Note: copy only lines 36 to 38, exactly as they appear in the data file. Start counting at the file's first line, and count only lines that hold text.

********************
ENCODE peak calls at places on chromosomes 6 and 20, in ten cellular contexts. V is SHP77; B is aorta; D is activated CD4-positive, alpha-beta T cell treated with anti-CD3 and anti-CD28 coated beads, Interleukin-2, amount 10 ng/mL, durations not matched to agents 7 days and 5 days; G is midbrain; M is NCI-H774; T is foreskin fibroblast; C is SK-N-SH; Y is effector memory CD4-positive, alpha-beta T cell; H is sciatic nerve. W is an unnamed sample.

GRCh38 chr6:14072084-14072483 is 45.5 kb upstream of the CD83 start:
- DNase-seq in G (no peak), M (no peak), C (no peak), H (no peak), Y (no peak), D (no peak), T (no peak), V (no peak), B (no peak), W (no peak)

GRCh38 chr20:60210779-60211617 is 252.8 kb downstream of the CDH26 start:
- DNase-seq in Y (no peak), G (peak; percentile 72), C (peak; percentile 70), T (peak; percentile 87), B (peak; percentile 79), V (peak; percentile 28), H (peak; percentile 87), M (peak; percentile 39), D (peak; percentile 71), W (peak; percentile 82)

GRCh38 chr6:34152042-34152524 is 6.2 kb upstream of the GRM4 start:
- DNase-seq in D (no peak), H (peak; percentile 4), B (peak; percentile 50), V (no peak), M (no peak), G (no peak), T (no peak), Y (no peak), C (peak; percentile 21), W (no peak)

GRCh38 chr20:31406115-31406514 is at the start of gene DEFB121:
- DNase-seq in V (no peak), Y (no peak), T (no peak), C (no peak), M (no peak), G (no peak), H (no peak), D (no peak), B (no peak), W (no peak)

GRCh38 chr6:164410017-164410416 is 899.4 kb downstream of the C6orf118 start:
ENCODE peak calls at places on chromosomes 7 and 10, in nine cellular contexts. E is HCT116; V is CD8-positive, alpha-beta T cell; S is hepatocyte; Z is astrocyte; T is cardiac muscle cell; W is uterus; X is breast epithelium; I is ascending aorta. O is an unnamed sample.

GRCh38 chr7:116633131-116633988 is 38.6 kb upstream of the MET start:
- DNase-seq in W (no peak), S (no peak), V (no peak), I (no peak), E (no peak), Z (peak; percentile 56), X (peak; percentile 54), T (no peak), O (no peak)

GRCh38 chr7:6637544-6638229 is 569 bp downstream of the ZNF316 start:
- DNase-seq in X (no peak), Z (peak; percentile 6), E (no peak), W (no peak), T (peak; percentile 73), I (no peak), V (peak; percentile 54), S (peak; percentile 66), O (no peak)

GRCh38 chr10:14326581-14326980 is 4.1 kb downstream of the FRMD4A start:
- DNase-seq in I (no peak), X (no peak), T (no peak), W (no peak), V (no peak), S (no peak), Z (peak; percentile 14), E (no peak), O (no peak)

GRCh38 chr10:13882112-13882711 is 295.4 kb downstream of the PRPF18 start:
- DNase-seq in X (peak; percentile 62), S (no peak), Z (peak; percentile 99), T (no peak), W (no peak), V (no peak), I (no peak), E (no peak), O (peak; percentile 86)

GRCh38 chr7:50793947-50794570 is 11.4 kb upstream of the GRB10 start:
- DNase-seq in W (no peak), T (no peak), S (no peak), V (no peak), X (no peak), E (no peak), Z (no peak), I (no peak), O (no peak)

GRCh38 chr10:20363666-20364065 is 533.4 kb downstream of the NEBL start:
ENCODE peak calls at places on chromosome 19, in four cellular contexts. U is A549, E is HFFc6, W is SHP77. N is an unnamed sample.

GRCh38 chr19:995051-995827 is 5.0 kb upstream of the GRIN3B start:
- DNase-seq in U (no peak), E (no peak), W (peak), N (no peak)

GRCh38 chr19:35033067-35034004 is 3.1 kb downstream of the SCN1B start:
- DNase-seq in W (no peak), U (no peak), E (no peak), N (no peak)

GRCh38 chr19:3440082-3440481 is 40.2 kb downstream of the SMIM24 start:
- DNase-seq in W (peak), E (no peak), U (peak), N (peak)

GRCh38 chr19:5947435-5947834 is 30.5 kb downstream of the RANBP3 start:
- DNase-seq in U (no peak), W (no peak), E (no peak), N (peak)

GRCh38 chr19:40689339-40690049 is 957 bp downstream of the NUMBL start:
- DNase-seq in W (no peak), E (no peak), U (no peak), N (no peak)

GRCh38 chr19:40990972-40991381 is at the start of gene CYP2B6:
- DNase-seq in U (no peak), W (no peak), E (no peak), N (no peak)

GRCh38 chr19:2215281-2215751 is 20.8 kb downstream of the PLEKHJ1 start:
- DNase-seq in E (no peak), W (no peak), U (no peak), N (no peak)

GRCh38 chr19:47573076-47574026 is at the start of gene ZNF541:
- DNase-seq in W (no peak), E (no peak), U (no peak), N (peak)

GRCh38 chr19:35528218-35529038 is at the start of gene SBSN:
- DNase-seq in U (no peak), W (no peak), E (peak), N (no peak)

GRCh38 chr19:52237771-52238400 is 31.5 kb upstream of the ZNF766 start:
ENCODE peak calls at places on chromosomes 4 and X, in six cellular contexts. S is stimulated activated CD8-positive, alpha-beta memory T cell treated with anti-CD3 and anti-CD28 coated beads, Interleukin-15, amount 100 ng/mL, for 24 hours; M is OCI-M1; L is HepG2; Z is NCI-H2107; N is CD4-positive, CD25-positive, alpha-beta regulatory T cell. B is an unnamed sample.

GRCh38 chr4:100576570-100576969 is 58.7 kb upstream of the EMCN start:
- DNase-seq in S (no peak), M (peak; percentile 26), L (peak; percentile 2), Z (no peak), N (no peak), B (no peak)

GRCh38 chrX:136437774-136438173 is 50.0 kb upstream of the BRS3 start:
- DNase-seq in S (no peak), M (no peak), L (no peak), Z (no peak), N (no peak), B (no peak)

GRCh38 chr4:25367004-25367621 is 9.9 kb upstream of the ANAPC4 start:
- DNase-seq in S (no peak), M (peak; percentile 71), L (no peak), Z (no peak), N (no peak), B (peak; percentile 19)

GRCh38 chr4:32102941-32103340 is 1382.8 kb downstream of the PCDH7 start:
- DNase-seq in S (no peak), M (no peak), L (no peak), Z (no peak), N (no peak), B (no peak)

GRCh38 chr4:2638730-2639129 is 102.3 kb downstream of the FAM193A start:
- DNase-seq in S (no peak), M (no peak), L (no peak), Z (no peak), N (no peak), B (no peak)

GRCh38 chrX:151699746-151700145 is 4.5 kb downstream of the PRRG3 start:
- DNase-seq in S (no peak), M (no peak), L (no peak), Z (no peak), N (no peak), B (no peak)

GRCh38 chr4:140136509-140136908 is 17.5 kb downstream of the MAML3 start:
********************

GRCh38 chr19:2215281-2215751 is 20.8 kb downstream of the PLEKHJ1 start:
- DNase-seq in E (no peak), W (no peak), U (no peak), N (no peak)

GRCh38 chr19:47573076-47574026 is at the start of gene ZNF541: